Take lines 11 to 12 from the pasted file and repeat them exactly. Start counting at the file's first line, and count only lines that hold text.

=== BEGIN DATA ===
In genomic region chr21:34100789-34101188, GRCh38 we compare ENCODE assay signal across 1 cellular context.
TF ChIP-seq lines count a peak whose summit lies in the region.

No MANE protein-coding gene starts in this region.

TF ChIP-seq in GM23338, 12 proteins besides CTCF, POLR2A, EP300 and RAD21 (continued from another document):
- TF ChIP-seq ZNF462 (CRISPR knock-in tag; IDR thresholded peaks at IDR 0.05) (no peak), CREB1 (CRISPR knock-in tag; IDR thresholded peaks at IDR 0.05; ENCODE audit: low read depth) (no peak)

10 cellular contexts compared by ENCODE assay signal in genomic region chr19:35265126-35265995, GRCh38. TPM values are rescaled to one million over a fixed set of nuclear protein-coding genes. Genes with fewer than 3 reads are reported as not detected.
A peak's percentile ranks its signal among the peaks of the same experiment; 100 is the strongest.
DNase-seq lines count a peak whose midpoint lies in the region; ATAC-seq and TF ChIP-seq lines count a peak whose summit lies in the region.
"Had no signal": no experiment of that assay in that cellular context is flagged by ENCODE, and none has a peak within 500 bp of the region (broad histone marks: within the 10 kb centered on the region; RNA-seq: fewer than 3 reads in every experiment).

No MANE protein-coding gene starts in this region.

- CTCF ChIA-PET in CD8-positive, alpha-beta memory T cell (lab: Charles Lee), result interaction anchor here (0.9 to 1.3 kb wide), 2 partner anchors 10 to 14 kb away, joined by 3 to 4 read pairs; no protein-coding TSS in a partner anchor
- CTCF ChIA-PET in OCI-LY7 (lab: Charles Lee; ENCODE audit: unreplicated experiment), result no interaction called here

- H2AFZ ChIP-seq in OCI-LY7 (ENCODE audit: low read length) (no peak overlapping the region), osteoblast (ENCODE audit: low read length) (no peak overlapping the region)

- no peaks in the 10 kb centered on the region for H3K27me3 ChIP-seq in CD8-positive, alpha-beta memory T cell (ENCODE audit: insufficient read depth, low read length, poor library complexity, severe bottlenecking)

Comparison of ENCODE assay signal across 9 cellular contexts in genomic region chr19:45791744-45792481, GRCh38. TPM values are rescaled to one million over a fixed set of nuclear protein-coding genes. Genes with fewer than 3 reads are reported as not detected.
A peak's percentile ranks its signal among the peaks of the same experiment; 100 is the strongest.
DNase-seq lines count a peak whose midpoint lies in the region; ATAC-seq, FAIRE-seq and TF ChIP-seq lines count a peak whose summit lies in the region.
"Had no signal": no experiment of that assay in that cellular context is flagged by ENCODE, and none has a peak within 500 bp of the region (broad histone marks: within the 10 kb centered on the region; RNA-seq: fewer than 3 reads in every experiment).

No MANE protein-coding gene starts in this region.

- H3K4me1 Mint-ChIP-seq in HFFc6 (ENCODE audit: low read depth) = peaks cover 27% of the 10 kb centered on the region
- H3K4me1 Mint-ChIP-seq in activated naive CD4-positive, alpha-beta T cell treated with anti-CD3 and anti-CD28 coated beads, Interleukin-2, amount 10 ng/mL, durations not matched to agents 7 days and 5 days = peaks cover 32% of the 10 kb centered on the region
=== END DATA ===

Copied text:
- CTCF ChIA-PET in CD8-positive, alpha-beta memory T cell (lab: Charles Lee), result interaction anchor here (0.9 to 1.3 kb wide), 2 partner anchors 10 to 14 kb away, joined by 3 to 4 read pairs; no protein-coding TSS in a partner anchor
- CTCF ChIA-PET in OCI-LY7 (lab: Charles Lee; ENCODE audit: unreplicated experiment), result no interaction called here